Thriller of the Month – The Darkest Lies, by Barbara Copperthwaite

Like the famous Echo & The Bunnymen song, “The Darkest Lies” revolves around a killing moon. On brightly moonlit nights, two young girls are brutally attacked. Fobbed off by police and betrayed by friends, Melanie, mother of one of the victims, turns detective to find out who’s responsible for the awful crime.

At thirty-three, Melanie is a housewife and journalist manqué who has lived in the same Fenland village all her life. She thinks she knows everybody’s secrets, including her daughter’s. After all, Beth is an only child, and both Melanie and her loving husband have a close relationship with her. Nevertheless, as Melanie unpeels the surface of her neighbours’ lives, unpleasant truths are revealed. Melanie finds herself in danger, too, but willingly embraces it in her quest to avenge her daughter.

The strain on Melanie’s mental health and her marriage are too apparent. It’s impossible not to sympathise with her despite the poor choices she makes in her desperation to cope. This maintains suspense, as do the tantalising glimpses of the killer’s thoughts that punctuate the narrative.

“The Darkest Lies” is Barbara Copperthwaite’s third thriller. As ever, the pages keep turning right up until the nail-biting conclusion – on a moonlit night, of course…


Like Barbara, I’m a British crime thriller writer. With other authors, I’ll be taking part in a big online thriller giveaway in June – sign up for my newsletter to find out more, and receive a free e-book of short stories.

Living in a Box – Why Crime Thrillers are my Genre

I describe myself as a British crime thriller writer. While strictly truthful – I’m British, and I write books containing lots of thrills and crime – it’s not the whole story. My full-length thrillers also sizzle with suspense, sex and romance. There’s often a dose of office politics, as corporate emperors play games with each other.

Why, then, be pigeonholed in a box labelled “crime thriller”? There are four reasons why I believe choosing a genre is important:

#1. Readers know what to expect. It’s true of any genre, whether it’s sci-fi, horror or even divisions of non-fiction like biographies. An avid crime thriller fan can accept a little romance creeping into the plot. It may even be the motive for the crime (in After The Interview, a single adulterous incident has far-reaching consequences). On the other hand, a reader of romantic fiction might balk at a murder or two.

#2. It’s hard for readers who love blockbuster-style thrillers (or any other niche for that matter) to find them at random in the packed General Fiction shelves of bookstores.

#3. It makes comparisons easy. I’m not Kate Atkinson, Ruth Rendell or John Grisham, but my books are a little like each of them – and If you love any of them, you’re likely to enjoy my fiction too.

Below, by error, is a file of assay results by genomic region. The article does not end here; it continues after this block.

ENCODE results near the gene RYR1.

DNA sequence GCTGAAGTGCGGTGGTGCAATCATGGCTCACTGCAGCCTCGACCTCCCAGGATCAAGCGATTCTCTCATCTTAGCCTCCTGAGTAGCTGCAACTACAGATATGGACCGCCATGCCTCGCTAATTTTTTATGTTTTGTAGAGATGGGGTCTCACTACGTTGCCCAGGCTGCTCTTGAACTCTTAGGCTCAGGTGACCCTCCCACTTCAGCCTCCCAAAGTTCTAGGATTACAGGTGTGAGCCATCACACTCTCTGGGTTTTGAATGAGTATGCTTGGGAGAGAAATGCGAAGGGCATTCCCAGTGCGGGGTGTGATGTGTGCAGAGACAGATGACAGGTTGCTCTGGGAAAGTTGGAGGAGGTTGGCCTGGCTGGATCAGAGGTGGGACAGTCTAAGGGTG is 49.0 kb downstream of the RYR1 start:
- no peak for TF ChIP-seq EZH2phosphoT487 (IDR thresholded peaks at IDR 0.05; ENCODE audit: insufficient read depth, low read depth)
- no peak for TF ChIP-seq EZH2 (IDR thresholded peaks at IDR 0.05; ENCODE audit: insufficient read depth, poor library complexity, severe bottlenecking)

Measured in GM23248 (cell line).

#4. The book trade – the mighty Amazon, bookstores and wholesalers – prefer it.

I give myself more latitude when I write short stories. Some, like 5 minute crime thriller The Gap, available free here, slot naturally into the crime fiction genre. Others delve into the realms of horror, romance and the supernatural. If you haven’t read my free e-book, Something In The City, yet, click here to receive a copy, and see for yourself.

Thriller of the Month – The Tree of Hands, by Ruth Rendell

When I first began to write grown-up fiction, I went to evening classes in creative writing. My teacher was a glowing fan of Ruth Rendell’s crime stories. Soon, I was addicted to them too, especially the darker thrillers that Ms Rendell wrote using the name Barbara Vine.

Although The Tree of Hands was published under Ms Rendell’s own name, it sits firmly within the genre of dark psychological thrillers. Cosy Inspector Wexford is nowhere to be seen. Instead, we are introduced to Benet, who has written a blockbuster and lives comfortably in Hampstead as the single mother of a toddler. Adulthood has brought about an uneasy truce with Benet’s mother Mopsa, victim to a mental illness that produces sudden episodes of psychosis. Visiting from Spain, Mopsa at last appears to be cured – until, driving through a rather less salubrious area of London, she steals an abandoned child.

I hesitate to say much more because I want you to enjoy all the surprises on offer in The Tree of Hands for yourself! Suffice to say, the aftermath of the crime throws a spotlight on love, loss and nastier aspects of human relationships. Ms Rendell understood too well how rumour and paranoia could turn a whole community against an individual. The tale is also told through an excellent cast of supporting characters: a young carpenter impossibly starry-eyed about his feckless lover, a neurotic conman, a gangster, a kindly doctor.

As always with Ruth Rendell’s work, although the characters may be hard to love, they’re written sympathetically. The reader has access to Benet’s innermost thoughts, as well as gaining insight into other individuals we might not want as neighbours…

Following her sad death a few months ago, Ms Rendell will be sorely missed. If you haven’t read The Tree of Hands, do track it down!


I also write psychological crime thrillers laced with twists and suspense. If you like Ruth Rendell’s style, I bet you’ll love my latest crime thriller, The Bride’s Trail, too! Take a look at the reviews and peek inside the book on Amazon.